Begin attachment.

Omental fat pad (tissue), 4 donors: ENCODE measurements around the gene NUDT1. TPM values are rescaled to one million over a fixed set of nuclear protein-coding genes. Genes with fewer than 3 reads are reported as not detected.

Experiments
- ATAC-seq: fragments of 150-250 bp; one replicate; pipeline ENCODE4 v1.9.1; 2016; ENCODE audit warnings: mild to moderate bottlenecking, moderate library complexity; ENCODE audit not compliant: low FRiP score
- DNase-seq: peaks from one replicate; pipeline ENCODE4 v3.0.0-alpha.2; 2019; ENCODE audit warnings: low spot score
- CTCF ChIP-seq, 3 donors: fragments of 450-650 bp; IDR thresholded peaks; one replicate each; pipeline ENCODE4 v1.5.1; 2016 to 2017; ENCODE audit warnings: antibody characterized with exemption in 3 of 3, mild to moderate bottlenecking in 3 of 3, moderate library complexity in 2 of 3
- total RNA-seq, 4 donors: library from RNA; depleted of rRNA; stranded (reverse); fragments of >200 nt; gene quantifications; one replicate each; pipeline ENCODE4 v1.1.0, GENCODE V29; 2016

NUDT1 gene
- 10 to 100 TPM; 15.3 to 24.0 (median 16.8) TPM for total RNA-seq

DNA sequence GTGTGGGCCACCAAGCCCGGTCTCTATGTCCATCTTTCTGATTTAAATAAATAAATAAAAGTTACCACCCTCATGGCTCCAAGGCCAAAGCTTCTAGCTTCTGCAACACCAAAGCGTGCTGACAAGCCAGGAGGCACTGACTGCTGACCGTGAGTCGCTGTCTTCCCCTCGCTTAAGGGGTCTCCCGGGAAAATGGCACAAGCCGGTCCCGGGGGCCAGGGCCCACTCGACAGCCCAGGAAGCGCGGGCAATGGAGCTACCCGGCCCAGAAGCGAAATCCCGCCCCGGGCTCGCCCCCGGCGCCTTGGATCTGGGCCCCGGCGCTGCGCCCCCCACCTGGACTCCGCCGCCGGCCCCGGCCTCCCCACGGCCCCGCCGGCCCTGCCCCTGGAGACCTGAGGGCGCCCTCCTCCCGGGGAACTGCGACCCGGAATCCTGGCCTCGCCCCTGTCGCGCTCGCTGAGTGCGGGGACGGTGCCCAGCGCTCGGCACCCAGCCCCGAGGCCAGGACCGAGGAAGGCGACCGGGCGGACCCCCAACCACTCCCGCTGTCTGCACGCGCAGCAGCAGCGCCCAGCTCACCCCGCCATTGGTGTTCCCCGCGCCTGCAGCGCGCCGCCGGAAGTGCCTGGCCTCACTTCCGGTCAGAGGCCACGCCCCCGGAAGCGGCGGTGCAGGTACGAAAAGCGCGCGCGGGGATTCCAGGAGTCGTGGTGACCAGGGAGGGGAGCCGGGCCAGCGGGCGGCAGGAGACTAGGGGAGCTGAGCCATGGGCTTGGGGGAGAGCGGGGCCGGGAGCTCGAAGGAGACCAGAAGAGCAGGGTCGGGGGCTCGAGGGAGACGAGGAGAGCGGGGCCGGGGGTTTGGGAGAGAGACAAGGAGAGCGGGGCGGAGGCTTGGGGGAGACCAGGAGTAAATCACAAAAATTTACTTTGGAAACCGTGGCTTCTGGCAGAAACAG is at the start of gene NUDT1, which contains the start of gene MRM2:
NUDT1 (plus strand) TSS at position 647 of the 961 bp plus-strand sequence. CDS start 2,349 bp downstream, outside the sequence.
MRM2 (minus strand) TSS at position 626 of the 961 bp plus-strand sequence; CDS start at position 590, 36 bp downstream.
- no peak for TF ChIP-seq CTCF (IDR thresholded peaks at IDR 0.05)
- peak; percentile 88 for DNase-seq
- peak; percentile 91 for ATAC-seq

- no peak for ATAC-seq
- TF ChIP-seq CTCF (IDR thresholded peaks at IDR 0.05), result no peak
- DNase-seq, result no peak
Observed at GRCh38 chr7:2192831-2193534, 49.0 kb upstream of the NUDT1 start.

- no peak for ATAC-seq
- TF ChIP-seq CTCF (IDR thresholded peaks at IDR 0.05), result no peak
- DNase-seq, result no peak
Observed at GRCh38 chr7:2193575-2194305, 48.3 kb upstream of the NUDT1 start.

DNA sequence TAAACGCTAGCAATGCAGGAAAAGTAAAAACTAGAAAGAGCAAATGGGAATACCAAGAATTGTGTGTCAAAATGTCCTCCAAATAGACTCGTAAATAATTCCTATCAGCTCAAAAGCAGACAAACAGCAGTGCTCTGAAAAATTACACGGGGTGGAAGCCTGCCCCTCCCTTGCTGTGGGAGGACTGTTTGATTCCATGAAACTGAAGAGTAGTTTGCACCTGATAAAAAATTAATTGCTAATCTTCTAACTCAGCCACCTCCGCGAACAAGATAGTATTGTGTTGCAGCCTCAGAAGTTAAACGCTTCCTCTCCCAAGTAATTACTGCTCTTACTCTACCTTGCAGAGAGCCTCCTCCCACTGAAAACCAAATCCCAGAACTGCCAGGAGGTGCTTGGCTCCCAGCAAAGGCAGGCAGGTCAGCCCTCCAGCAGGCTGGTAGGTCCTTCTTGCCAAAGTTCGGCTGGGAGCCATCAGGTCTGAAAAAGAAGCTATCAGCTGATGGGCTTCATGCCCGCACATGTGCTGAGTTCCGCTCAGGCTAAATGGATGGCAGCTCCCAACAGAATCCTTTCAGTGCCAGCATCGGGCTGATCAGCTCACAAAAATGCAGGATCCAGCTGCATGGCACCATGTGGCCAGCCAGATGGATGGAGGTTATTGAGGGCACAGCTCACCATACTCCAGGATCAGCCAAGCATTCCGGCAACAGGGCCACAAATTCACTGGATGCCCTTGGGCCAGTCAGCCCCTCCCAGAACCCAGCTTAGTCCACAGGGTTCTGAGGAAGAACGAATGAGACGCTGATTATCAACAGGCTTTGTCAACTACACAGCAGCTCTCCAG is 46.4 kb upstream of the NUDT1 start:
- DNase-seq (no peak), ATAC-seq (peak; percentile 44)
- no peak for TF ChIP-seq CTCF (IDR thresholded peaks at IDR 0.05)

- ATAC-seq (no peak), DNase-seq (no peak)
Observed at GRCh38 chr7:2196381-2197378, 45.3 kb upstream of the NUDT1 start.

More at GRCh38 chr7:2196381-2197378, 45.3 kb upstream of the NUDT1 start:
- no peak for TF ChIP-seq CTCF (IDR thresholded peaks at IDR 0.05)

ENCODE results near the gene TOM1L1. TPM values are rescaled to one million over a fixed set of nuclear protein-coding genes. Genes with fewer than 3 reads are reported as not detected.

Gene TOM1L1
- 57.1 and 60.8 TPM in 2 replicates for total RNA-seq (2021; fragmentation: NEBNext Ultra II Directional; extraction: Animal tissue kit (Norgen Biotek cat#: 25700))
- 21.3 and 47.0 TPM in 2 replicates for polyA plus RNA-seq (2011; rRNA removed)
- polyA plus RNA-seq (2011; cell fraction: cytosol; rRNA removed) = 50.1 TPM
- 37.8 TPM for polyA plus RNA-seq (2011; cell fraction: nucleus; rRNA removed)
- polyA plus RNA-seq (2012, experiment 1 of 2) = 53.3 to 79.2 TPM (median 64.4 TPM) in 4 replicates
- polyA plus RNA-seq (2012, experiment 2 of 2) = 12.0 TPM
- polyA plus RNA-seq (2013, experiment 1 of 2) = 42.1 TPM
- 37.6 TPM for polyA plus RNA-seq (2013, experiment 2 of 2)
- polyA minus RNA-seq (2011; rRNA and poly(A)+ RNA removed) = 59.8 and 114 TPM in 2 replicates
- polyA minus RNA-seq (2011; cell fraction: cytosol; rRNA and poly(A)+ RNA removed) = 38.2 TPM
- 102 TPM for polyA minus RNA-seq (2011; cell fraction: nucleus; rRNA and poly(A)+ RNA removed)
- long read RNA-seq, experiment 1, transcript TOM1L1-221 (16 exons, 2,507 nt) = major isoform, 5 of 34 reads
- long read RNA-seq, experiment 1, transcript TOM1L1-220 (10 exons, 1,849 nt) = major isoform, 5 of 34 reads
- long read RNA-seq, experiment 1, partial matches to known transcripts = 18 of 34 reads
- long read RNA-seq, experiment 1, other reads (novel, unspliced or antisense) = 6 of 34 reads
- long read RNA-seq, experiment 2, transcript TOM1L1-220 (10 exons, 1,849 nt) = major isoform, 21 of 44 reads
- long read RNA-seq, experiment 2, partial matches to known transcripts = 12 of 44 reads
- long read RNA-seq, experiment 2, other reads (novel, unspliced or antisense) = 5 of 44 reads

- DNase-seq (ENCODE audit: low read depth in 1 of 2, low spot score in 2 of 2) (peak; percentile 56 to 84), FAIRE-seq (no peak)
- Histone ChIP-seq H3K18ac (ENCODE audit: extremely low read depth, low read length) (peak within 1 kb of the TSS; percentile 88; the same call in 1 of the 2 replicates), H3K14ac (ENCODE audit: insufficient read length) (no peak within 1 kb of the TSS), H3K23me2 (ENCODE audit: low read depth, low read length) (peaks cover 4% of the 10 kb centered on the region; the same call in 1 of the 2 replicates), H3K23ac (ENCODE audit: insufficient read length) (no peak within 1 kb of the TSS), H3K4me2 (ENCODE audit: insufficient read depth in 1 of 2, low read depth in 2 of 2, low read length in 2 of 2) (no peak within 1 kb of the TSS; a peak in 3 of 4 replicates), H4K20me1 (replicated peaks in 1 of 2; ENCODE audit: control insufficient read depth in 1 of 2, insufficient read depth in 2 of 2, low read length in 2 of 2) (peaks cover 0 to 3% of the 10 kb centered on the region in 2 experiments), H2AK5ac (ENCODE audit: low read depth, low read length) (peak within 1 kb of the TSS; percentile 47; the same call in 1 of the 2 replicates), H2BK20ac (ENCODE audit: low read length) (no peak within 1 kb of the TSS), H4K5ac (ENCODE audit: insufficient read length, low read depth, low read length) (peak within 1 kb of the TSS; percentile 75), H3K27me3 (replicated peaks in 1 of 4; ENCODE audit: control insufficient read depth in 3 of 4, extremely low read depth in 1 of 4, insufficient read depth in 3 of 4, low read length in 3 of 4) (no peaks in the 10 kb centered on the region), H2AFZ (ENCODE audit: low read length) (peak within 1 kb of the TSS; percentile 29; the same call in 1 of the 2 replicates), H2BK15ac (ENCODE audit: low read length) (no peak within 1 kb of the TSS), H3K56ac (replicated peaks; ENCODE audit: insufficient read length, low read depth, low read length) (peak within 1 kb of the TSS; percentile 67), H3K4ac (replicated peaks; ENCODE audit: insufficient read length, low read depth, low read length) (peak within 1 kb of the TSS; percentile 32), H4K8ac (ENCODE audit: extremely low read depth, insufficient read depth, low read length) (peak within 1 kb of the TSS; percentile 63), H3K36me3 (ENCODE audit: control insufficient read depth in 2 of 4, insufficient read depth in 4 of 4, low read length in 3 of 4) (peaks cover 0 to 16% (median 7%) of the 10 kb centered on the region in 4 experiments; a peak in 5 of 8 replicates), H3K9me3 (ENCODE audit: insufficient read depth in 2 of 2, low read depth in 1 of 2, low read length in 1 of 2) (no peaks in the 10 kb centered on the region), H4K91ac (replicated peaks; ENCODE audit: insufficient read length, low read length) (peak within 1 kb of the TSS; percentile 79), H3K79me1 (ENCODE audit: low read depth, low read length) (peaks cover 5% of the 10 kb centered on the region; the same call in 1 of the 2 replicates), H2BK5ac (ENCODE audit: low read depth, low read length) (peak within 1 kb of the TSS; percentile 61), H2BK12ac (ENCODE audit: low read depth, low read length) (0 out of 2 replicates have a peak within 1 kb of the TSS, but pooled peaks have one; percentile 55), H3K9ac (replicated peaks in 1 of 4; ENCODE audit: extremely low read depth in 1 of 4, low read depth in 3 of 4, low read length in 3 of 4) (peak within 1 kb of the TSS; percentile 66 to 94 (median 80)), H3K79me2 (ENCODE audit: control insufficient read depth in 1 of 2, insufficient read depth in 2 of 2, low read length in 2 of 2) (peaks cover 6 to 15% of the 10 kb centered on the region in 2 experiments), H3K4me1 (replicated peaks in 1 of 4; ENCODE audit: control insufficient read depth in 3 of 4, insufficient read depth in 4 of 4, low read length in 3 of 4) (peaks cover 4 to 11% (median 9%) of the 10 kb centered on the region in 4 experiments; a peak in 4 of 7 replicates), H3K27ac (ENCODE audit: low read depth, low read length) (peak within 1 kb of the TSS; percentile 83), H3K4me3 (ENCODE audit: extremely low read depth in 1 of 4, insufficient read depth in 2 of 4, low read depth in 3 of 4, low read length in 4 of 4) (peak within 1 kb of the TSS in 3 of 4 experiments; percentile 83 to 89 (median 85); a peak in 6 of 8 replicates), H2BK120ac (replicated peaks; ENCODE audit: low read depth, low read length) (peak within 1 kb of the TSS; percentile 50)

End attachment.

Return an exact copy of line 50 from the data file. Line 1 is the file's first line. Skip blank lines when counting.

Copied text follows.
- DNase-seq (ENCODE audit: low read depth in 1 of 2, low spot score in 2 of 2) (peak; percentile 56 to 84), FAIRE-seq (no peak)